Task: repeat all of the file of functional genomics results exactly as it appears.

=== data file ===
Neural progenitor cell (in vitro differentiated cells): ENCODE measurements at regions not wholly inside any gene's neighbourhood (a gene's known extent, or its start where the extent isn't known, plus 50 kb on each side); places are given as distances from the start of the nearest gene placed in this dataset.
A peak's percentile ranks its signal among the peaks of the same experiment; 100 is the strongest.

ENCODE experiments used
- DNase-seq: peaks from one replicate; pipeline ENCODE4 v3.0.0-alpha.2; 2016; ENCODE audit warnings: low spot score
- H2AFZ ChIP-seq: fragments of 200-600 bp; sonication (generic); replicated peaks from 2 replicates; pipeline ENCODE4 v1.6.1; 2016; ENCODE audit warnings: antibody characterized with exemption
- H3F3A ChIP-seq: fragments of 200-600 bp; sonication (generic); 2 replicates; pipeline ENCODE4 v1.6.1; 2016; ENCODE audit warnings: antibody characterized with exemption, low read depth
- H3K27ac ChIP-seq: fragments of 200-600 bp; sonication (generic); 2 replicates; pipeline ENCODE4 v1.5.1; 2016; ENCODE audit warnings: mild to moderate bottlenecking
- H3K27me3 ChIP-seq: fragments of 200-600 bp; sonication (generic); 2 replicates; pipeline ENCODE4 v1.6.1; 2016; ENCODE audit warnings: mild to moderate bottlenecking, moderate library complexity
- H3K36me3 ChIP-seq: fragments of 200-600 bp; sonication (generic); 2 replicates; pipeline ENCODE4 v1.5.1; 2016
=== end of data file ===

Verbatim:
Neural progenitor cell (in vitro differentiated cells): ENCODE measurements at regions not wholly inside any gene's neighbourhood (a gene's known extent, or its start where the extent isn't known, plus 50 kb on each side); places are given as distances from the start of the nearest gene placed in this dataset.
A peak's percentile ranks its signal among the peaks of the same experiment; 100 is the strongest.

ENCODE experiments used
- DNase-seq: peaks from one replicate; pipeline ENCODE4 v3.0.0-alpha.2; 2016; ENCODE audit warnings: low spot score
- H2AFZ ChIP-seq: fragments of 200-600 bp; sonication (generic); replicated peaks from 2 replicates; pipeline ENCODE4 v1.6.1; 2016; ENCODE audit warnings: antibody characterized with exemption
- H3F3A ChIP-seq: fragments of 200-600 bp; sonication (generic); 2 replicates; pipeline ENCODE4 v1.6.1; 2016; ENCODE audit warnings: antibody characterized with exemption, low read depth
- H3K27ac ChIP-seq: fragments of 200-600 bp; sonication (generic); 2 replicates; pipeline ENCODE4 v1.5.1; 2016; ENCODE audit warnings: mild to moderate bottlenecking
- H3K27me3 ChIP-seq: fragments of 200-600 bp; sonication (generic); 2 replicates; pipeline ENCODE4 v1.6.1; 2016; ENCODE audit warnings: mild to moderate bottlenecking, moderate library complexity
- H3K36me3 ChIP-seq: fragments of 200-600 bp; sonication (generic); 2 replicates; pipeline ENCODE4 v1.5.1; 2016